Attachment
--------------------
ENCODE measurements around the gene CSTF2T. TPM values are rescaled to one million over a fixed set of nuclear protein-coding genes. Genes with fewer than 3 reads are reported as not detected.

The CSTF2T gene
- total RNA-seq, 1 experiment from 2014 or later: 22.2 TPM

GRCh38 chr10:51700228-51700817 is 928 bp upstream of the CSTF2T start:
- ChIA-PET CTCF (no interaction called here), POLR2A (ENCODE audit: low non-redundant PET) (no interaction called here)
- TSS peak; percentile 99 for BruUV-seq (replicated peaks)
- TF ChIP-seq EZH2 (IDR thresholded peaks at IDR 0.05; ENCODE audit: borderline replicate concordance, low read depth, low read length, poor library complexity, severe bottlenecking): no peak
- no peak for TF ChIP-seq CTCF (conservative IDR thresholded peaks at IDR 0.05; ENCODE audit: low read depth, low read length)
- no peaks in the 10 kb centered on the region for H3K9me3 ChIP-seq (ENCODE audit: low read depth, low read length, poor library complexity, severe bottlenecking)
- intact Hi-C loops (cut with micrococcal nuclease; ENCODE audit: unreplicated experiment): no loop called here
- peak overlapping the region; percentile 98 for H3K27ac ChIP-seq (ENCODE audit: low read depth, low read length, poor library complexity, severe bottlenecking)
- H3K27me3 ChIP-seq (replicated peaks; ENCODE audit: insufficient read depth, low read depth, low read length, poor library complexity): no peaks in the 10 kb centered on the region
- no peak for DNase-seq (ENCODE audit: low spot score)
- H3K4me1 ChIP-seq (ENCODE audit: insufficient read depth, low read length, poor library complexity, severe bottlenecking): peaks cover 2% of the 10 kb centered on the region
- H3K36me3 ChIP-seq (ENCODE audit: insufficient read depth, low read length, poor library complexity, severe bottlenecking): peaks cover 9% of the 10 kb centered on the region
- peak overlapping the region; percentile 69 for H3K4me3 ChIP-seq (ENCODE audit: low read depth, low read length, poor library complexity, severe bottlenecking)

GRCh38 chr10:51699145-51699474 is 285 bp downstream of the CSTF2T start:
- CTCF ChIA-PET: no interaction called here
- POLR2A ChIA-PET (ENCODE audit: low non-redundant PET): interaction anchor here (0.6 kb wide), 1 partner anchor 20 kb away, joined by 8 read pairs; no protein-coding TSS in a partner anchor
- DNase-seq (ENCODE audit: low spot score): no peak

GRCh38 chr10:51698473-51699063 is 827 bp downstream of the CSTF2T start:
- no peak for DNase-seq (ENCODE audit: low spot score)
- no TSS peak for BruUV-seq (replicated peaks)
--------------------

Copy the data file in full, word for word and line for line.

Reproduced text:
ENCODE measurements around the gene CSTF2T. TPM values are rescaled to one million over a fixed set of nuclear protein-coding genes. Genes with fewer than 3 reads are reported as not detected.

The CSTF2T gene
- total RNA-seq, 1 experiment from 2014 or later: 22.2 TPM

GRCh38 chr10:51700228-51700817 is 928 bp upstream of the CSTF2T start:
- ChIA-PET CTCF (no interaction called here), POLR2A (ENCODE audit: low non-redundant PET) (no interaction called here)
- TSS peak; percentile 99 for BruUV-seq (replicated peaks)
- TF ChIP-seq EZH2 (IDR thresholded peaks at IDR 0.05; ENCODE audit: borderline replicate concordance, low read depth, low read length, poor library complexity, severe bottlenecking): no peak
- no peak for TF ChIP-seq CTCF (conservative IDR thresholded peaks at IDR 0.05; ENCODE audit: low read depth, low read length)
- no peaks in the 10 kb centered on the region for H3K9me3 ChIP-seq (ENCODE audit: low read depth, low read length, poor library complexity, severe bottlenecking)
- intact Hi-C loops (cut with micrococcal nuclease; ENCODE audit: unreplicated experiment): no loop called here
- peak overlapping the region; percentile 98 for H3K27ac ChIP-seq (ENCODE audit: low read depth, low read length, poor library complexity, severe bottlenecking)
- H3K27me3 ChIP-seq (replicated peaks; ENCODE audit: insufficient read depth, low read depth, low read length, poor library complexity): no peaks in the 10 kb centered on the region
- no peak for DNase-seq (ENCODE audit: low spot score)
- H3K4me1 ChIP-seq (ENCODE audit: insufficient read depth, low read length, poor library complexity, severe bottlenecking): peaks cover 2% of the 10 kb centered on the region
- H3K36me3 ChIP-seq (ENCODE audit: insufficient read depth, low read length, poor library complexity, severe bottlenecking): peaks cover 9% of the 10 kb centered on the region
- peak overlapping the region; percentile 69 for H3K4me3 ChIP-seq (ENCODE audit: low read depth, low read length, poor library complexity, severe bottlenecking)

GRCh38 chr10:51699145-51699474 is 285 bp downstream of the CSTF2T start:
- CTCF ChIA-PET: no interaction called here
- POLR2A ChIA-PET (ENCODE audit: low non-redundant PET): interaction anchor here (0.6 kb wide), 1 partner anchor 20 kb away, joined by 8 read pairs; no protein-coding TSS in a partner anchor
- DNase-seq (ENCODE audit: low spot score): no peak

GRCh38 chr10:51698473-51699063 is 827 bp downstream of the CSTF2T start:
- no peak for DNase-seq (ENCODE audit: low spot score)
- no TSS peak for BruUV-seq (replicated peaks)